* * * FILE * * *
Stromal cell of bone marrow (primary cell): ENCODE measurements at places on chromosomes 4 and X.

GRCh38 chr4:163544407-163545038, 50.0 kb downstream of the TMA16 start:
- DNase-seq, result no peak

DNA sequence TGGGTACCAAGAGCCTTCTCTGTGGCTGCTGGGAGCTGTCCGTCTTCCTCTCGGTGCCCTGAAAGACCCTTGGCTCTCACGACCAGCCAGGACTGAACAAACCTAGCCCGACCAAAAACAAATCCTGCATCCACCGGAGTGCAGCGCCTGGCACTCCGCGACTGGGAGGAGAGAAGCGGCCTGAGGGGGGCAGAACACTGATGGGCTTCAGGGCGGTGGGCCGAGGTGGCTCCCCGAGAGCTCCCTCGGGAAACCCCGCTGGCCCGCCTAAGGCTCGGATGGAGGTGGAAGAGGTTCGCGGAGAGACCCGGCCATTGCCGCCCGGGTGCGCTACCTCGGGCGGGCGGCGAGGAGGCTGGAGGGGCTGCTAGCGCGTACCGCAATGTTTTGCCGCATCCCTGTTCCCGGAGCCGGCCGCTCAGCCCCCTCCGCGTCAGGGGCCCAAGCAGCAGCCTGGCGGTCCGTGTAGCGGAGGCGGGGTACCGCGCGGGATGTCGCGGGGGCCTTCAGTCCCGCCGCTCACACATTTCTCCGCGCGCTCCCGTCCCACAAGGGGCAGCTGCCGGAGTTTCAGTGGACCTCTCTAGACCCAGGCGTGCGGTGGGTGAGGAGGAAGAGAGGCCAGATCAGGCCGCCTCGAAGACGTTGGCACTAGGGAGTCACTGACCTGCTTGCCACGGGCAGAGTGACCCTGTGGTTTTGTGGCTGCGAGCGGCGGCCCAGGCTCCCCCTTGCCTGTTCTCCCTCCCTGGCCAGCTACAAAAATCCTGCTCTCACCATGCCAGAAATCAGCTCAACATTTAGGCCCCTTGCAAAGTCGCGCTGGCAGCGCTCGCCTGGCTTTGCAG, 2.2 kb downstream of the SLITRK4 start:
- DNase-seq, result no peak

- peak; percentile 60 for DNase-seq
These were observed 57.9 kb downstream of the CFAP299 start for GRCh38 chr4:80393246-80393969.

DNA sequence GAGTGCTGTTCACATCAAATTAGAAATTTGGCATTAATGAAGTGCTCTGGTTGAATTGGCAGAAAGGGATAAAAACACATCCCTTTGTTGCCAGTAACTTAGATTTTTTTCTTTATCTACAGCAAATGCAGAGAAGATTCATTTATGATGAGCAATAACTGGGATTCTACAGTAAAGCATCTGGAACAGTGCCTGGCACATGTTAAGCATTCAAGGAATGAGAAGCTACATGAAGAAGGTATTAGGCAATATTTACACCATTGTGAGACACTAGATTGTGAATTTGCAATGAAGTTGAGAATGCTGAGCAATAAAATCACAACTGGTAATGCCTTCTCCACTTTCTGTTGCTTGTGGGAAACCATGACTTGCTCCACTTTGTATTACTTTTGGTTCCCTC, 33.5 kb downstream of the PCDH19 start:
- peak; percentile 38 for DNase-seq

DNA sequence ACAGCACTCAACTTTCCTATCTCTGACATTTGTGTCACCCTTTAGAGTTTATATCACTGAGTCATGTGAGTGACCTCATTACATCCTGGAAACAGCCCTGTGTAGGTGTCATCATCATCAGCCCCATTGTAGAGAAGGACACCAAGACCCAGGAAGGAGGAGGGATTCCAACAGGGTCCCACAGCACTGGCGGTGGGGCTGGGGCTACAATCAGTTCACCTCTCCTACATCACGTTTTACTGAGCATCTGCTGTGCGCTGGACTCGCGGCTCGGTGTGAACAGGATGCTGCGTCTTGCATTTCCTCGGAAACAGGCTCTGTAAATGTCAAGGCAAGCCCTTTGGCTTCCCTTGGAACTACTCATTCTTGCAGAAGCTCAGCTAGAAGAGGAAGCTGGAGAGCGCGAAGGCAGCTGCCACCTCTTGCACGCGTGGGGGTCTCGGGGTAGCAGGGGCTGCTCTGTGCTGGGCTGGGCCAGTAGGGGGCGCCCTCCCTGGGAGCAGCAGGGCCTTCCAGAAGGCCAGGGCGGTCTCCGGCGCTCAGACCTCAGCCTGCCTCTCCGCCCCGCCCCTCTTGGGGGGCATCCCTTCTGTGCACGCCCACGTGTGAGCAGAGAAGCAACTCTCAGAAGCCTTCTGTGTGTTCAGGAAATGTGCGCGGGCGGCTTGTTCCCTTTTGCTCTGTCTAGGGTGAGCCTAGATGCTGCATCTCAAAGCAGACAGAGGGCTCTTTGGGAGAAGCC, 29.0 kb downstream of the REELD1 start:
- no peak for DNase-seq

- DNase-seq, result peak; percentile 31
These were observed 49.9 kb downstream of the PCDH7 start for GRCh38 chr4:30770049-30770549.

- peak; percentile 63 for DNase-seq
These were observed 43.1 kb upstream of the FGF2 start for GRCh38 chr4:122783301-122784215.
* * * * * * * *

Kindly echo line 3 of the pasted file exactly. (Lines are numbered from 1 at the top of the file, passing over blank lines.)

- DNase-seq, result no peak